Impact of non-communicable diseases on health insurance costs
Non-communicable, or chronic diseases (NCDs) were uncommon in the 19th century and became leading causes of death in the 20th century. Data from the World Health Organization shows that non-communicable diseases are responsible for 63% of all deaths worldwide in 2016. That’s 36 million people. In Singapore, 80% of all diseases reported were non-communicable.
The costs of treating chronic diseases are high, as they need to be treated continuously for a long period of time. To be sure, health insurance cost depends on many factors, and among them are whether you engage in risky behaviors that can lead to non-communicable diseases, or if you are already suffering from one or more chronic illnesses.
What are non-communicable diseases (NCDs)?
Non-communicable diseases – also known as chronic diseases – are those that derive from a combination of unhealthy lifestyle, obesity, and other environmental and genetic factors. They tend to be of long duration, need to be treated continuously, and often develop imperceptibly. Some of the most common chronic diseases are:
Different kinds of cancers are associated with different causes, but we know for sure that smoking tobacco, excessive drinking, poor diet, and lack of exercise are also among factors that cause cancerous cells to form.
High blood pressure and cardiovascular diseases are caused by a high-fat diet, lack of physical activity, high levels of stress, excessive alcohol consumption, and/or family genetics.
Diabetes is caused by a diet high in sugar, excess weight, and physical inactivity.
The two main causes of chronic kidney disease are diabetes and high blood pressure mentioned above.
Chronic Obstructive Pulmonary Disease (COPD) is mainly caused by smoking tobacco, but can also be caused by breathing in air high in particulate matter.
Other chronic diseases include for example Alzheimer disease, arthritis, obesity, and asthma, but also mental health-related diseases, such as depression.
It’s not uncommon for people to have more than one chronic diseases at once, as in many cases, one of the diseases results from having another.
Prevention rather than treatment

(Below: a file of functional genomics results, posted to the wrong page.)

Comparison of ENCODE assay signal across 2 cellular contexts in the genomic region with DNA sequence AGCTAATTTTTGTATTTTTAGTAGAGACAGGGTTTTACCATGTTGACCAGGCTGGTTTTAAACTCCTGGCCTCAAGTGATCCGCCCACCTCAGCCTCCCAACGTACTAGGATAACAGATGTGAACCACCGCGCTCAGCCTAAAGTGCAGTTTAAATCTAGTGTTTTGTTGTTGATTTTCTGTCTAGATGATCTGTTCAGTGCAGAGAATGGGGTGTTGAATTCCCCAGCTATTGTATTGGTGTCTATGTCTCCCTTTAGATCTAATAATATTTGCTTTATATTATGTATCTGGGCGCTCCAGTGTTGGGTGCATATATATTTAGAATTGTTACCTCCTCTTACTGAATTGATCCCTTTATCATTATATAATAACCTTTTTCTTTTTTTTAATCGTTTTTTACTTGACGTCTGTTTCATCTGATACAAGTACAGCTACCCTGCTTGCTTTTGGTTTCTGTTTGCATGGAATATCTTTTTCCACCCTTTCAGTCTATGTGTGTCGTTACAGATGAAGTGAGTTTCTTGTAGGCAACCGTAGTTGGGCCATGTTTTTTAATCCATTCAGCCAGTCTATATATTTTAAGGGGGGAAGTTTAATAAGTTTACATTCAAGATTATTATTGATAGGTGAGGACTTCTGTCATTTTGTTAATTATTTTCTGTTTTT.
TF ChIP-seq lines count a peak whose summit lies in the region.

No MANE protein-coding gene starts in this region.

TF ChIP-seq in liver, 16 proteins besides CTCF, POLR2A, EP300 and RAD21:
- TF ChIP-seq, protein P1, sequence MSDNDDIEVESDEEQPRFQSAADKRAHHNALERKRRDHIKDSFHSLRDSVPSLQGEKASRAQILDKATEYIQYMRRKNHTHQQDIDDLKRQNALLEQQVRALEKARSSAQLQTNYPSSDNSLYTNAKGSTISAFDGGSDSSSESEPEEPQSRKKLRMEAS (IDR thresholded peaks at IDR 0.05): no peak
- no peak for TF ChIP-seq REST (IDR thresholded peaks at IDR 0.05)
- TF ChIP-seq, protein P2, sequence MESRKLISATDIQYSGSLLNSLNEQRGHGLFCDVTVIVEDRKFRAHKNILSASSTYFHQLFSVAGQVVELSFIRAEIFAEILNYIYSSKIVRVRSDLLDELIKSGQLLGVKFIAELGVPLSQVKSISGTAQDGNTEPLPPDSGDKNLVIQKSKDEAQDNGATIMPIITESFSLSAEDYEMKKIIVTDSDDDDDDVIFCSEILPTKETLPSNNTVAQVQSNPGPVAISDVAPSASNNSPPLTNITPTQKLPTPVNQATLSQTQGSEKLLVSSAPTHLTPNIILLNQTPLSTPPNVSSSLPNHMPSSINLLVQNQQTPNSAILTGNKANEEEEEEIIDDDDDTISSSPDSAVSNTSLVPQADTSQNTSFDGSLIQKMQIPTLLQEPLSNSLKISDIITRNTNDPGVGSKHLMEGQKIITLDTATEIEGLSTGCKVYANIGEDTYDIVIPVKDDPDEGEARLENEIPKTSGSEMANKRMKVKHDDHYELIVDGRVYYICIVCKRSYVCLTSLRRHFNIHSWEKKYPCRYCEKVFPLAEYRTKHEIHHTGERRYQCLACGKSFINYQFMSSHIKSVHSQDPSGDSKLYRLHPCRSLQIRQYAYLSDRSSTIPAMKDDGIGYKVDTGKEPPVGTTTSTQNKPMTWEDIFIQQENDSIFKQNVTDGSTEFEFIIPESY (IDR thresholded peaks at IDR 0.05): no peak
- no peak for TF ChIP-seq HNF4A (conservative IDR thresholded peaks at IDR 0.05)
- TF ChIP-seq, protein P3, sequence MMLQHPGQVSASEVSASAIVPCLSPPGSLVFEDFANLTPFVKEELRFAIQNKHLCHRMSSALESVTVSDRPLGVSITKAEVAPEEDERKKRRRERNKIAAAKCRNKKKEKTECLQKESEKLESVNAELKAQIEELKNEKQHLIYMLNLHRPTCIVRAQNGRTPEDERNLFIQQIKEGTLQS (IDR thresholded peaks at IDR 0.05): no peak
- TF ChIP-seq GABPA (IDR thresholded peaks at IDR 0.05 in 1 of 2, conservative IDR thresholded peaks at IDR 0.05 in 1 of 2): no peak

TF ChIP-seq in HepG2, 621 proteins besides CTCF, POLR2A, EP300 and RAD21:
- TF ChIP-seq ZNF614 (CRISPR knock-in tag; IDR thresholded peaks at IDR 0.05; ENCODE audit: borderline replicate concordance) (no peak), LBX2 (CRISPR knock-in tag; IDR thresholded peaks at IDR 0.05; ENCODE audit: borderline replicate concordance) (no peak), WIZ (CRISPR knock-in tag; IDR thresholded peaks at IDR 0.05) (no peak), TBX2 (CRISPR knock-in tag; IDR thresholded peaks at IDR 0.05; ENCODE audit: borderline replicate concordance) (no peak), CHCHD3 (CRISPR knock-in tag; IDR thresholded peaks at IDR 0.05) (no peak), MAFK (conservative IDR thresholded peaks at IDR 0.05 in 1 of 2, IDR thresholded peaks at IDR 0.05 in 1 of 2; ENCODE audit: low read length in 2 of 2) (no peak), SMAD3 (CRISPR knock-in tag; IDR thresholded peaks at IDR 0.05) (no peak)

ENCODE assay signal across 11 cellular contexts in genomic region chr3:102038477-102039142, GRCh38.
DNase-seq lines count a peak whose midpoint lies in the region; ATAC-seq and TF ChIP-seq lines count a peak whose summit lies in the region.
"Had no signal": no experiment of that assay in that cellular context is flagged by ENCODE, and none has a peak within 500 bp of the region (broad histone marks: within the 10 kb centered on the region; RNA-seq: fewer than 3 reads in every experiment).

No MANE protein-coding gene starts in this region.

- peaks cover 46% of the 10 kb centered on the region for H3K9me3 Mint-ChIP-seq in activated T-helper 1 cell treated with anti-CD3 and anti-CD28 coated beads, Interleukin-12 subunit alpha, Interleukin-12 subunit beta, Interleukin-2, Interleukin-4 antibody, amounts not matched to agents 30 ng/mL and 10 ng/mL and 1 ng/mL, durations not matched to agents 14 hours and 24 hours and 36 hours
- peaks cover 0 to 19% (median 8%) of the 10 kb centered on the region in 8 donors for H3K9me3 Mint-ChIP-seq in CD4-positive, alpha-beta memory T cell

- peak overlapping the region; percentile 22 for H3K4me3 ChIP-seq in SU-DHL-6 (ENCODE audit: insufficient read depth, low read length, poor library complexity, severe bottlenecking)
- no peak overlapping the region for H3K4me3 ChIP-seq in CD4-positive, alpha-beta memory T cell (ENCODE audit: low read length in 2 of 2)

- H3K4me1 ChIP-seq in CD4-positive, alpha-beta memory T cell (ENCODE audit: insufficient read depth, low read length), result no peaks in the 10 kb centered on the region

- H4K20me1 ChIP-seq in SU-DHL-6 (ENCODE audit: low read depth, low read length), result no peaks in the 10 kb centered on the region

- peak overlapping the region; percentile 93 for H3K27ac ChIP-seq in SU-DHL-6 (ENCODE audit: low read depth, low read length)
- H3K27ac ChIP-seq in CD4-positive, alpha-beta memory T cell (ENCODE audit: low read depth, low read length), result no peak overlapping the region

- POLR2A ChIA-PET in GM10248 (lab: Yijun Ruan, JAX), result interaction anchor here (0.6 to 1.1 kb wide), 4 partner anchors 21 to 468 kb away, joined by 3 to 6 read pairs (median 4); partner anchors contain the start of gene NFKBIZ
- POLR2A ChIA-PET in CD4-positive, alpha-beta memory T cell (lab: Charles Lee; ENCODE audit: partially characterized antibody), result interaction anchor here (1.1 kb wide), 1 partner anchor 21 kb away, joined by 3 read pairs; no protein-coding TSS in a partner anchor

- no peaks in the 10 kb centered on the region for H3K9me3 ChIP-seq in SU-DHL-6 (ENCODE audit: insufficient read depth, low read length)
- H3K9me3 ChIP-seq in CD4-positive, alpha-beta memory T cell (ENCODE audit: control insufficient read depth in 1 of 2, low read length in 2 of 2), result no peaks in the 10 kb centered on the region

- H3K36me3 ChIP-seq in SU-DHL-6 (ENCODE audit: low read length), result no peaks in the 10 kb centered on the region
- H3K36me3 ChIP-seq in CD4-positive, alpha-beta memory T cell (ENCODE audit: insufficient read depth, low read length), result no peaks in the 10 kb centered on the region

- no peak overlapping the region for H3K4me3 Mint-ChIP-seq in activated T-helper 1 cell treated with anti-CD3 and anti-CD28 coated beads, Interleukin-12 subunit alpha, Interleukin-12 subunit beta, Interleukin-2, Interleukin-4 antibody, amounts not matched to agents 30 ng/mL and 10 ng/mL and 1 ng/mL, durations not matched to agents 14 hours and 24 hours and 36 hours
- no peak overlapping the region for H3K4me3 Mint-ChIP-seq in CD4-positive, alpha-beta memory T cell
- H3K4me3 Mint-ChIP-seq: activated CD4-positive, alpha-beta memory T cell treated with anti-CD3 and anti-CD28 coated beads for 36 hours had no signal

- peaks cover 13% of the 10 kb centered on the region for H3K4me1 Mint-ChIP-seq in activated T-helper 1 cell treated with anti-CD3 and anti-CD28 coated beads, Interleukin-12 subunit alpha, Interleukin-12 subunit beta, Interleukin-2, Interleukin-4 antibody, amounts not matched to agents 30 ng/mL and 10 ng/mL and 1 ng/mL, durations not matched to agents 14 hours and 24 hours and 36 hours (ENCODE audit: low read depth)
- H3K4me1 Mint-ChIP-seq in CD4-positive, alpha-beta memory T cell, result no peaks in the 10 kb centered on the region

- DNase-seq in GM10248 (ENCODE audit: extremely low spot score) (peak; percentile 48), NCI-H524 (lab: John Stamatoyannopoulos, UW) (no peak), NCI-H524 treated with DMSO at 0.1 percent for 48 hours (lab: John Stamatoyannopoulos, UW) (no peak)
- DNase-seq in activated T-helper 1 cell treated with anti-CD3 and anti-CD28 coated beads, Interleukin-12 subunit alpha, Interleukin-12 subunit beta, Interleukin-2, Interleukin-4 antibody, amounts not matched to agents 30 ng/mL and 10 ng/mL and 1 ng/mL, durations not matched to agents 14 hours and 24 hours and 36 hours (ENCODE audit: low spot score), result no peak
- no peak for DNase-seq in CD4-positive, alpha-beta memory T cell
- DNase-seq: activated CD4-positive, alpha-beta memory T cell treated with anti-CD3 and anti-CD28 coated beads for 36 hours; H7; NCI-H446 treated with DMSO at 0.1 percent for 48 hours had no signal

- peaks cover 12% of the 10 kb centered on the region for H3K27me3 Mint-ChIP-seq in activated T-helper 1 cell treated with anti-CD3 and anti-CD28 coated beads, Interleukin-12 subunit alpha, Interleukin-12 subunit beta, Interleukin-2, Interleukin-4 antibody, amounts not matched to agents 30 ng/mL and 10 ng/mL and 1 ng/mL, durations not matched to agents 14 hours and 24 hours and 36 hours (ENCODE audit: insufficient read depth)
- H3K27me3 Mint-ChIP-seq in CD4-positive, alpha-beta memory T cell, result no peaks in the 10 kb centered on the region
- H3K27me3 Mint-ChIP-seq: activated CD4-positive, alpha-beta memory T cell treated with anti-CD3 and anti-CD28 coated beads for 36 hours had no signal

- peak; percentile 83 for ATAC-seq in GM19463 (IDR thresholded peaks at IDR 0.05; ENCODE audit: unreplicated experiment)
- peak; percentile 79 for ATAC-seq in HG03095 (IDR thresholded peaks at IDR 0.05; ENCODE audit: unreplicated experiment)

The great news is that NCDs are largely preventable. Many of the chronic conditions can be prevented by lifestyle changes, such as quitting smoking, replacing unhealthy foods with a healthy diet, exercising regularly, and controlling alcohol consumption.
In many cases, such as with diabetes or cardiovascular diseases, part of the treatment is a diet change. A healthy diet is considered to have a positive impact on your general health and may reduce the risk for heart disease, including heart attack and stroke. Eating a diet rich in vegetables and fruits as part of an overall healthy diet may also protect against certain types of cancers. The most recent food pyramid showcases a small shift in the recommended food types meant to be taken in; promoting fruits and vegetables as the group people should be consuming most often, and warning people away from consumption of processed meats more than once a week.
Regular exercise is proven to help you manage your weight and to have stronger bones, muscles, and joints, which can lower the risk of osteoporosis. Other benefits include reducing the risk of developing heart diseases and lowering your blood pressure and cholesterol.
There are a number of studies showing the negative effects of tobacco and alcohol on our body. While smoking cigarettes should be totally eliminated for a healthy lifestyle, occasional alcohol consumption within certain limits should not be considered too harmful to our bodies.
Healthy at work
Employees are the most valuable asset of every company, but there’s only as much an employer can do to keep its employees healthy. There are ways employers can promote a healthier lifestyle at work – for example by sponsoring or subsidizing a gym membership, providing fresh fruits at work, or organizing company sports challenges. Employers can also organize informative meetings or prepare special health information bulletins, and focus on educating their employees about the benefits of adopting a healthy lifestyle, and what a healthy lifestyle is really is.
As an employee, you should know what kind of health insurance benefits you can use. Check your plan documentation and see if you can do a yearly health check-up, or if your company health plan provides mental health benefits. These are important points to know about your employee benefits. While health insurance cost may lie on the employer side, healthy lifestyle choices depend on you.
How to minimize your health insurance cost?
Why focus on healthy living? Prevention is cheaper than hospitalization, and many insurers won’t cover the costs of treatment for chronic diseases. What’s more, the term pre-existing conditions usually refer precisely to non-communicable diseases and is the basis for excluding existing NCDs from insurance coverage. Insurers may offer an option to cover pre-existing conditions in some capacity, but this usually comes with a loading, which means your premiums will be considerably higher.
That’s because it’s expensive for an insurer to pay for the treatment costs of any of the major chronic diseases, as they usually require long-term therapies or expensive surgeries. When comparing plans or trying to renew an existing plan, your insurance provider will look at your current health situation and will calculate plan premiums based upon it.
Health insurance brokers, such as the insurance advisors from Pacific Prime Singapore, work with a number of insurers and can determine the best option for you while taking into consideration health insurance costs and your budget. Contact us for a free comparison of the plans that provide the best coverage for NCDs today, as well as a free price quote!